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Trace Their Path

DNA sequencing is increasingly being used as a tool to combat drug-resistant bacteria, writes the University of Cambridge's Lara Marks at The Conversation.

Its potential, she says, was first noted in 2011 when there were intermittent MRSA infections at the Rosie Hospital in Cambridge. By sequencing the infecting bacteria, the researchers learned that they were all related, suggesting an outbreak rather than sporadic, unrelated infections. The approach was also applied to find a staff member harboring the bacteria, and once that person was treated, the outbreak subsided.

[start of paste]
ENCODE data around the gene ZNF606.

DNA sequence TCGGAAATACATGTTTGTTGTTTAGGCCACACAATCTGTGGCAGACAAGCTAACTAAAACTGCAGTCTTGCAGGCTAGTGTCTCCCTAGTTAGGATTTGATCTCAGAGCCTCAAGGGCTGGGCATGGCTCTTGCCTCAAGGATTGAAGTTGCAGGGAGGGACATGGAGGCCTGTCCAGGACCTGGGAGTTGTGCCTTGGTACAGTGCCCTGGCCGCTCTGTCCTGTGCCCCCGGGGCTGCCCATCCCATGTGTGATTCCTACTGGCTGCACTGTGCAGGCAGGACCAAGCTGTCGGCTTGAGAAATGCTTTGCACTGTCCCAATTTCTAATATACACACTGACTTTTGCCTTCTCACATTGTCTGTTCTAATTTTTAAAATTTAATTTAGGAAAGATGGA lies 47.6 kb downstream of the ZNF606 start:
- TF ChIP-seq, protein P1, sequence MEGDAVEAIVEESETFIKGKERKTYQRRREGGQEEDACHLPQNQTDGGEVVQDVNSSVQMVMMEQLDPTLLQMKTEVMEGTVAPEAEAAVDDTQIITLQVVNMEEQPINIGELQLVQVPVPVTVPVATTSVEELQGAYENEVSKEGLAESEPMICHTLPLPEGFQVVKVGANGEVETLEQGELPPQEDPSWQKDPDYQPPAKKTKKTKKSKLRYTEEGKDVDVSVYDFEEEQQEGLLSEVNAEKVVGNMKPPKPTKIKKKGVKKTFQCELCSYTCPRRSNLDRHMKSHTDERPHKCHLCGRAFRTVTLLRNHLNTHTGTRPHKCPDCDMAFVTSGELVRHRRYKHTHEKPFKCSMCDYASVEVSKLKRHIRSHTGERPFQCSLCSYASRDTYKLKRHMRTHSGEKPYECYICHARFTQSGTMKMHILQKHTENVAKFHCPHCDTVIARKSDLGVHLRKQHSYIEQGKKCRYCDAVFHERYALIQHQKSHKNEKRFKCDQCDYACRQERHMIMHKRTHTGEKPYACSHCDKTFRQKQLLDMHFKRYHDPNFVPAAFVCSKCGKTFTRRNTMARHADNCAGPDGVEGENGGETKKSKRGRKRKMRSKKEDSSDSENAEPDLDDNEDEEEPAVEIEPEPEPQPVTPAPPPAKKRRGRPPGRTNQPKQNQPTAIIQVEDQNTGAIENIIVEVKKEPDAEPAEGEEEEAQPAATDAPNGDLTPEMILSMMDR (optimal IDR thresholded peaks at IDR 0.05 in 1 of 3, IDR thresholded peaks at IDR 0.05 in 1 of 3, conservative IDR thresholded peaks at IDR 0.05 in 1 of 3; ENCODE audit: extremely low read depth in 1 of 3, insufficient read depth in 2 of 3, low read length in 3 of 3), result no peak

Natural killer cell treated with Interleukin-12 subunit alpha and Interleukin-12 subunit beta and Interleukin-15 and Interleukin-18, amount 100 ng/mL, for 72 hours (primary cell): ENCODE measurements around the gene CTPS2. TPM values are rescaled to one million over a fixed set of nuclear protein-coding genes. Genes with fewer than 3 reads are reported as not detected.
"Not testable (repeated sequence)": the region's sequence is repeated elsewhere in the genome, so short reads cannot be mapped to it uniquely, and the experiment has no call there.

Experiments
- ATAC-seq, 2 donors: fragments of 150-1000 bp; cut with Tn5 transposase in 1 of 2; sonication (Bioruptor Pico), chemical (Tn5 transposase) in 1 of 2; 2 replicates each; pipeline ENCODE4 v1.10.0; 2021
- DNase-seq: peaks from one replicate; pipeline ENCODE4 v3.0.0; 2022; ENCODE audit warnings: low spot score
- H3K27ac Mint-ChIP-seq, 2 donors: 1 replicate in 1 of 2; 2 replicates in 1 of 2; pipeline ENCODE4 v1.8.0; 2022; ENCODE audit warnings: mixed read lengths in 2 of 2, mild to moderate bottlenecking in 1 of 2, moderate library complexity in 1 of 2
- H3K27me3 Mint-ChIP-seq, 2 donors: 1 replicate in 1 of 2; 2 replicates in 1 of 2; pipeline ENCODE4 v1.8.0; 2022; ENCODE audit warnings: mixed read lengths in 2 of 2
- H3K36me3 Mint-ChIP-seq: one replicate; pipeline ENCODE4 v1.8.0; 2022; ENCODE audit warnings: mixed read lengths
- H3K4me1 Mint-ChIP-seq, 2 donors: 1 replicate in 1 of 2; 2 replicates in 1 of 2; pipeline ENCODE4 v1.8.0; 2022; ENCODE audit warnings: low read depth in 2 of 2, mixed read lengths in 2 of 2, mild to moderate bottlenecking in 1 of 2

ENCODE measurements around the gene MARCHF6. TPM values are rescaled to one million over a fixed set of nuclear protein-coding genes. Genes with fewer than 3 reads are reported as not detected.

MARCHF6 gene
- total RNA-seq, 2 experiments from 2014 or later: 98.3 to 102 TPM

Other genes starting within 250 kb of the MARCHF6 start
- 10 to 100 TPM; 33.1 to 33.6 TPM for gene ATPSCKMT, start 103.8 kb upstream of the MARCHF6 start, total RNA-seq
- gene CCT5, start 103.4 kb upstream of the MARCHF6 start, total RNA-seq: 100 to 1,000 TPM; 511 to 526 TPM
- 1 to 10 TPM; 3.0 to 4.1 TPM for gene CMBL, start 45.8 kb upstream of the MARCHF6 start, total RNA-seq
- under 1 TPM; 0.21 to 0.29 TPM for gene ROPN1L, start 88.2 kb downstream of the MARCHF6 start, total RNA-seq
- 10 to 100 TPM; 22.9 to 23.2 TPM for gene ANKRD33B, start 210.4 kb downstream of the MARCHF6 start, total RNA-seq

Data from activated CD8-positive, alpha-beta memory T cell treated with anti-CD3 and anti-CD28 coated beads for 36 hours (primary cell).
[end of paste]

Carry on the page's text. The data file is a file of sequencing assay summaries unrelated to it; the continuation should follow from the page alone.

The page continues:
Since then, Marks notes that sequencing has since been used to better understand a MRSA outbreak in Thailand and an Acinetobacter baumannii outbreak in the UK. It also helped solve the mystery of two patients, one from the UK and the other from South Africa, with drug-resistant forms of tuberculosis, finding that they'd been on the same hospital ward in 2008.

However, Marks says that the lack of tools to automatically analyze and interpret genomic data may prevent its wider adoption to combat drug-resistant bacteria. She adds, though, that researchers in California are working on a web-based system to track HIV infections.

"If this can be applied to other infections, including bacterial ones, genome sequencing could become routine in hospitals worldwide," she says.